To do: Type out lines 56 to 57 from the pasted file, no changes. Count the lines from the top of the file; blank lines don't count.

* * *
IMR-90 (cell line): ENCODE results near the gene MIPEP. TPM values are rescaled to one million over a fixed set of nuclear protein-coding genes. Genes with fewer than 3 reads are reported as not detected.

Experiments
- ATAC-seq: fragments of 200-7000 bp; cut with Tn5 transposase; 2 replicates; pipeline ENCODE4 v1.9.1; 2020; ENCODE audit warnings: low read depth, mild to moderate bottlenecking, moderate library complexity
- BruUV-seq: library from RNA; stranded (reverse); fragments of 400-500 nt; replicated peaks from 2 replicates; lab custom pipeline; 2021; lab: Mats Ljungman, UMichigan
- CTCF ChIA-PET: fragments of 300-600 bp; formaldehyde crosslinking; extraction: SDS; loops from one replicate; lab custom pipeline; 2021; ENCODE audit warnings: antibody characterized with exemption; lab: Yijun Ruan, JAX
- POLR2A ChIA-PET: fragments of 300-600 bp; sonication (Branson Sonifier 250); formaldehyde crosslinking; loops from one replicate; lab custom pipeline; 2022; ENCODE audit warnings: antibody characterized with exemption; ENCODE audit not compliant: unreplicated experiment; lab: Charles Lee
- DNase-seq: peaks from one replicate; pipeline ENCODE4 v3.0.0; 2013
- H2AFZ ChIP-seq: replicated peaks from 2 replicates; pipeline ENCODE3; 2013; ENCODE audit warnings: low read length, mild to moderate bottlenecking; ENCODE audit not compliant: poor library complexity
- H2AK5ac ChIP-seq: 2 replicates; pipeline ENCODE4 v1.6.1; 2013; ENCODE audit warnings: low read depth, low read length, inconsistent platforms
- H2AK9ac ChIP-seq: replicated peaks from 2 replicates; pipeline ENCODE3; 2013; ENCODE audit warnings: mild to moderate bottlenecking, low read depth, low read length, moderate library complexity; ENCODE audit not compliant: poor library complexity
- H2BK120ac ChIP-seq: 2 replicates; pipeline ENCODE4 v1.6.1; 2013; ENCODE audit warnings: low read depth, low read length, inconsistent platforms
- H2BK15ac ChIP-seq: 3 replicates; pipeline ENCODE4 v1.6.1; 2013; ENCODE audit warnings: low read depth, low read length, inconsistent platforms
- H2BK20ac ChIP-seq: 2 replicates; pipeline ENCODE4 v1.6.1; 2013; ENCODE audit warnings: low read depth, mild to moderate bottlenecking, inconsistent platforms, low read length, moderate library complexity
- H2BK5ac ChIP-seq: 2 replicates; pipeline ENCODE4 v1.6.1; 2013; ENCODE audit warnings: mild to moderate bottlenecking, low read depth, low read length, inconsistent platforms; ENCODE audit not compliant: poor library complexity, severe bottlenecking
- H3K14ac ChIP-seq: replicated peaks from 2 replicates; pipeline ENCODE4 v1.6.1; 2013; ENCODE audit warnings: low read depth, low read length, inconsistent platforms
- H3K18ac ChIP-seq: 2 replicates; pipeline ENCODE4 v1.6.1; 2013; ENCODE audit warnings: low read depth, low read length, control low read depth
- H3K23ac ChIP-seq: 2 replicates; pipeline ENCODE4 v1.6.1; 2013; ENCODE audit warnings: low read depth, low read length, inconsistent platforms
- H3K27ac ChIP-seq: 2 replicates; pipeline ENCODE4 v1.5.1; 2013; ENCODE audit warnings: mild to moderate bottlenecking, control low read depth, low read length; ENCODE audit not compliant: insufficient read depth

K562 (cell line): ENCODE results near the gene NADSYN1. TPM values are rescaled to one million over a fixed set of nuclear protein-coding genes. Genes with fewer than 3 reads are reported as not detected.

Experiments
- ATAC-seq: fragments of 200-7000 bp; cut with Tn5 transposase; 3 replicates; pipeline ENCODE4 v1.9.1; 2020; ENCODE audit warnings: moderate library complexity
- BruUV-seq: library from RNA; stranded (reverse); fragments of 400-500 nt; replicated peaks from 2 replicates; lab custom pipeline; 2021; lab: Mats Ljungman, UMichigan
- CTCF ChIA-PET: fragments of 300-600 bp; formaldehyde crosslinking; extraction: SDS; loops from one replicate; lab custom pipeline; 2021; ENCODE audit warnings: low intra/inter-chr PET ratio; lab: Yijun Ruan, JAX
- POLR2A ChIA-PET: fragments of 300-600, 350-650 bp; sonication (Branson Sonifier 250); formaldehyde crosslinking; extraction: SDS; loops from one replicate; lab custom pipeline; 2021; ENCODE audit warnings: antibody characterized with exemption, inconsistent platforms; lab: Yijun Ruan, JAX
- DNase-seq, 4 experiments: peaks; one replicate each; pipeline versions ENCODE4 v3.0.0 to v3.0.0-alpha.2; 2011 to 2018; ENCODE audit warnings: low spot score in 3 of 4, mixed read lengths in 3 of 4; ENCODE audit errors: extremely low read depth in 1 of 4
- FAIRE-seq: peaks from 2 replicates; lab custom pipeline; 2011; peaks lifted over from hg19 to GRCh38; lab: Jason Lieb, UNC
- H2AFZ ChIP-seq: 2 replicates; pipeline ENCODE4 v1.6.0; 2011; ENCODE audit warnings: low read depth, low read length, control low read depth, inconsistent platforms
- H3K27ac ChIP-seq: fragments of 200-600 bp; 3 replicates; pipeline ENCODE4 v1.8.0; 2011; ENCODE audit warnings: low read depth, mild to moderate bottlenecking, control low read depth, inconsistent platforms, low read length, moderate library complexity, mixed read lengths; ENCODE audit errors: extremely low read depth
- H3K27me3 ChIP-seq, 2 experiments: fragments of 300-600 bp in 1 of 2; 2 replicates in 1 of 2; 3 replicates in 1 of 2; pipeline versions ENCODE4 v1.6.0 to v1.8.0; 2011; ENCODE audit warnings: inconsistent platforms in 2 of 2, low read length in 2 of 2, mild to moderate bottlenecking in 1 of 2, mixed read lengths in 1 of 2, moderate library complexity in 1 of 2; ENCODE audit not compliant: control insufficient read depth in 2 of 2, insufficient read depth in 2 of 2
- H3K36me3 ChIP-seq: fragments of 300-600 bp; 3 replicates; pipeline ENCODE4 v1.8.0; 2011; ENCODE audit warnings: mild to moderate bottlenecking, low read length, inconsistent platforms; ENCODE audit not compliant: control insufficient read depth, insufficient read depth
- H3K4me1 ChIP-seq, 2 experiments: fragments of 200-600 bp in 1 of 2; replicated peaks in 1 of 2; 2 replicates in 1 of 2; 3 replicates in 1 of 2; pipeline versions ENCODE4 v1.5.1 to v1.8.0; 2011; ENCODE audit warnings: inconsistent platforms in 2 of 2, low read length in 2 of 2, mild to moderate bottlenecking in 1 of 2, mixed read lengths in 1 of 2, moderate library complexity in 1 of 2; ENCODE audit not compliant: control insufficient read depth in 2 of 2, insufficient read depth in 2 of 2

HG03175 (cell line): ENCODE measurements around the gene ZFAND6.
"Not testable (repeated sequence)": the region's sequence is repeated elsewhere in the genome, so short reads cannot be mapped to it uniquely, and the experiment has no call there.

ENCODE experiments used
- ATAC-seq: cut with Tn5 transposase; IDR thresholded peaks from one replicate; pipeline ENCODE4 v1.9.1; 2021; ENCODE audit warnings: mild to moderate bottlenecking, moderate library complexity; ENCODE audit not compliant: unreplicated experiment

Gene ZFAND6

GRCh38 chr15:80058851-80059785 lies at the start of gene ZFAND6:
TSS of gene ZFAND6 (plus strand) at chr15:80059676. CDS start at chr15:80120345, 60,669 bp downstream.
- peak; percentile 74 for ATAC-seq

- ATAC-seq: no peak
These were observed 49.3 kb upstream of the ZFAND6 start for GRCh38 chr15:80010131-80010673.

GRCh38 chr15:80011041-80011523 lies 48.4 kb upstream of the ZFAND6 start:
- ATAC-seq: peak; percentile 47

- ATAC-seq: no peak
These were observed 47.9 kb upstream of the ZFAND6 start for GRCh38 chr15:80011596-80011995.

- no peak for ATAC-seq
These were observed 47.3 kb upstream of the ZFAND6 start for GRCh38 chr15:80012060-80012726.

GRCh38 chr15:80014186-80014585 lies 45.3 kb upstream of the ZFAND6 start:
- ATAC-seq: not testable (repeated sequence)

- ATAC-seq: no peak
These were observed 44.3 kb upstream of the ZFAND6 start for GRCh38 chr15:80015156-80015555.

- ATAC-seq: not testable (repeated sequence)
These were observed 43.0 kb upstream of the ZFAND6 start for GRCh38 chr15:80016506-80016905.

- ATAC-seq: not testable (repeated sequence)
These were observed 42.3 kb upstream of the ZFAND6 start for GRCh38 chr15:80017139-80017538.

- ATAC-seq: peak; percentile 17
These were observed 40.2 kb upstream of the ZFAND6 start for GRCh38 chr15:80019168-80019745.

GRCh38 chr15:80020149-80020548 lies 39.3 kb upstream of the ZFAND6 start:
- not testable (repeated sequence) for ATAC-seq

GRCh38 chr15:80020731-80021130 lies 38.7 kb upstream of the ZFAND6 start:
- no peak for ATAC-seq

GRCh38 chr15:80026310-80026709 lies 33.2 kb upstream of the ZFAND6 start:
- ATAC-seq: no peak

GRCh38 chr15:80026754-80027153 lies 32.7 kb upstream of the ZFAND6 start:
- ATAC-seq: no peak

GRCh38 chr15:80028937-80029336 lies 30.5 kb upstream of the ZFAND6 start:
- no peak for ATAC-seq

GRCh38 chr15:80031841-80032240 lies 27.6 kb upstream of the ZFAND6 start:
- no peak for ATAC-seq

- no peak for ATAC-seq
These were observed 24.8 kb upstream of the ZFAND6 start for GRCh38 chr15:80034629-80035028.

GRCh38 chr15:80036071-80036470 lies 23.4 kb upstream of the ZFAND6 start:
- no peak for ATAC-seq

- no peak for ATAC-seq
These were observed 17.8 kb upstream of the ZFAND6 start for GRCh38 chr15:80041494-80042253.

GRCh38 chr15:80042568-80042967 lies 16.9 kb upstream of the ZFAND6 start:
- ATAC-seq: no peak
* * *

- ATAC-seq: peak; percentile 17
These were observed 40.2 kb upstream of the ZFAND6 start for GRCh38 chr15:80019168-80019745.